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    John McCarthy on Derrick Lewis’ punches on unconscious Curtis Blaydes: ‘That’s what happens at times’

    Position and speed can mean the difference between one extra concussive blow and three of them, and in the case of Derrick Lewis’ knockout of Curtis Blaydes, both weren’t entirely in Herb Dean’s favor.

    That’s according to veteran official and current Bellator commentator John McCarthy, who said that while Dean’s performance at UFC Vegas 19 wasn’t perfect, it was as good as could be expected given the particular circumstances.

    Dean, whose calls have been the subject of frequent controversy among fans, fighters and even UFC employees, found himself trending after a pair of heavyweight fights – Aleksei Oleinik vs. Chris Daukaus and Curtis Blaydes vs. Derrick Lewis. In the former, Oleinik took several unanswered punches while covering up on his feet, while Blaydes took two while he was unconscious.

    Dean was criticized for not stopping the Oleinik fight soon enough as the Russian floundered. But McCarthy said Oleinik’s history may have played a factor in the leeway he got before being taken out of the fight.

    “Could Herb have stopped it earlier? Yes, he could have,” McCarthy said on the “Weighing In” podcast he co-hosts with UFC vet Josh Thomson. “But there could have been things that he’s seeing at the time that is telling him, ‘No, I’ve got to let that go,’ and he’s worked with Olineik.”

    While some fans online believed they saw Oleinik looking up at Dean in a plea of sorts for intervention, McCarthy said that could just as easily have been the grizzled veteran’s attempt to let him fight longer.

    “If you’re going to have 100 people look at it, you might have 50 people go, ‘I would have stopped it earlier,’ and 50 people that say, ‘I thought it was fine,’ McCarthy said. “Olineik didn’t hit the ground, either, and when you have a guy that’s 75 fights into his career and he hasn’t hit the ground and he’s trying to come back, sometimes, we let that guy swim into deep waters.

    “When Herb thought he was drowning, he pulled him out. Is everybody going to agree with it? But that’s just your opinion. You’re not standing in there.”

    Dean was there to catch a wobbling Oleinik after waving off the fight just shy of the two-minute mark of the first round. At that point, he was standing mere feet away when the veteran’s balance became questionable. The same couldn’t be said for his position when Blaydes was knocked unconscious as he shot for a takedown near the start of the second frame in the evening’s headliner.

    Lewis blamed Dean when Blaydes’ corner reportedly protested the pair of hits landed on their fighter after the telling blow. But according to McCarthy, Lewis correctly called Dean as the ultimate decider of the fight’s ending point.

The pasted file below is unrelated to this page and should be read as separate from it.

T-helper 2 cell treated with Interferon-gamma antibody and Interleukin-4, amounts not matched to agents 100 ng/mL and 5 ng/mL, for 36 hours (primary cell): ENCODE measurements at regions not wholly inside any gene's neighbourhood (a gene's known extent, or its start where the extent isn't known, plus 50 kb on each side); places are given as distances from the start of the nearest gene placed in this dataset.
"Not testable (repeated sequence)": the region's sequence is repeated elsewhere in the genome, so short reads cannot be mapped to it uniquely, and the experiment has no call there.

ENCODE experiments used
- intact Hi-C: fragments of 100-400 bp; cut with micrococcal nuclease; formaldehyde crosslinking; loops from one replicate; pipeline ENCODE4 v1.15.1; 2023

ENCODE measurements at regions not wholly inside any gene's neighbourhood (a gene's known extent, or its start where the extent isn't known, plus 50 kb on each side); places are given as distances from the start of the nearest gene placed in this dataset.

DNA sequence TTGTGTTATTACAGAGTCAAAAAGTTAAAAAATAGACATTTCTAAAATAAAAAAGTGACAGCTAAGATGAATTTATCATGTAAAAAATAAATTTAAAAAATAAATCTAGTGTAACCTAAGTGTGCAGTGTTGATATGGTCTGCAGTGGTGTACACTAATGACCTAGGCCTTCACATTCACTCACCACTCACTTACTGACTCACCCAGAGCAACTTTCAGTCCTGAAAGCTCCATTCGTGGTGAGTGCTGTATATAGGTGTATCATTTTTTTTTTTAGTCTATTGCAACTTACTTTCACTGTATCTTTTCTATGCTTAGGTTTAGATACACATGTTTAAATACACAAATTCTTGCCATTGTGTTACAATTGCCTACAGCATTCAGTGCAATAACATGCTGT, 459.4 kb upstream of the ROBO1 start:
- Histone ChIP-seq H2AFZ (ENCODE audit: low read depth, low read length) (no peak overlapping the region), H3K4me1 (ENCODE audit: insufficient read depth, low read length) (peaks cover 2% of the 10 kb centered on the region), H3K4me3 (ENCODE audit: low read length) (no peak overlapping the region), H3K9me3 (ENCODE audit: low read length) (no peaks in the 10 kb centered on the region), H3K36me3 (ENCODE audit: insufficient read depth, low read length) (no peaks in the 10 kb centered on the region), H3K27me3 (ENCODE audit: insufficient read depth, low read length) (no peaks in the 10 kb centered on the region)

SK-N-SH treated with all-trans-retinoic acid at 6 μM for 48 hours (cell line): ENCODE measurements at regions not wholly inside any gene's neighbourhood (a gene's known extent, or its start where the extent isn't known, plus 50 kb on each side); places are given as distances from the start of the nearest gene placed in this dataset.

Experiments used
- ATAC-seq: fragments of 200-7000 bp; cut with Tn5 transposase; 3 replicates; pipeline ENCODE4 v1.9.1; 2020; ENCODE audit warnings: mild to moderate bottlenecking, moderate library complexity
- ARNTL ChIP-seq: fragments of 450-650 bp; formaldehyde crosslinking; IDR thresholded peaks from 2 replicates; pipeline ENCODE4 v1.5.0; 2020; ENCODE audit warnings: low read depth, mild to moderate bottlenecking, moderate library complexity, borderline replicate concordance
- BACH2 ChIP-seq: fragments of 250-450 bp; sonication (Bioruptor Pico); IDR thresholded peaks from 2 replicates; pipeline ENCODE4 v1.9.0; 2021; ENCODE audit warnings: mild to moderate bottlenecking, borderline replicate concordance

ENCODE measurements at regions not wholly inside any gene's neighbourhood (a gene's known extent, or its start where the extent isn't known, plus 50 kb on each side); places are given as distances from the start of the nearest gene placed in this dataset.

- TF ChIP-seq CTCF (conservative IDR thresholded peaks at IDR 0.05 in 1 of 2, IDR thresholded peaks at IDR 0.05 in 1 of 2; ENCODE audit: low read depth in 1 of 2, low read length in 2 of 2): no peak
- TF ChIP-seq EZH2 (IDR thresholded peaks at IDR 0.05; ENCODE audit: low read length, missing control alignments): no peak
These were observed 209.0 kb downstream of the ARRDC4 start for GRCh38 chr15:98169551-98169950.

“In the back, most referees are going to tell the fighter, ‘Hey, you go after him, you knock the guy down, you stop when I tell you to stop.’ Don’t stop unless I tell you to stop, because we get guys that cheat.

    “They will get stuck in a position, and they will see where the referee is, and they’ll put their hand and start tapping on the fighter. The fighter lets go of the hold, and the referee doesn’t see it, and all of a sudden, the bottom fighter starts fighting, and the referee’s letting it go, and all of a sudden everything falls apart for the guy that should have won the fight.”

    McCarthy cited another fight Dean oversaw – Amanda Ribas vs. Marina Rodriguez at UFC 257 – as an example of how body language can go south. Rodriguez believed Dean was stepping into stop the fight when he closed distance after she dropped Ribas. But Dean didn’t make contact and wave off the fight, and thus Rodriguez was forced to redouble her efforts.

    McCarthy indicated Lewis’ decision to hit Blaydes after the initial knockout was a choice. But it was one he was within his rights to make.

    “Does Derrick need to hit him again? No, he doesn’t,” McCarthy said. “That’s on him. But if Blaydes hits the ground, and if by hitting the ground, it brings him back, and Derrick Lewis is walking away, Herb’s gonna stand there and go, ‘You should have gone after him.’

    “So Derrick did what he was supposed to do. The problem for Derrick is that Herb is behind him, so he’s got to move. Blaydes falls away from him. Trust me, that time for Herb is going in slow motion. He’s trying to get there as fast as he can, and it seems like it’s taking forever. It’s really fast. Derrick Lewis is able to land a lot of shots one second at a time.”

    Lewis said after his win that he wasn’t sure whether Blaydes would recover and get back in the fight. Debatable as that might be, McCarthy has seen fighters come back from incredibly punishing shots.

    Stopping all of them from landing was Dean’s job, and McCarthy believes the veteran referee did the best he could.

    “He got there as fast as he can,” McCarthy said. “Is Derrick Lewis wrong for hitting Blaydes when he’s unconscious? No. That’s basically what happens at times.”

    Check out the full video below.

    This article was originally published on www.mmafighting.com

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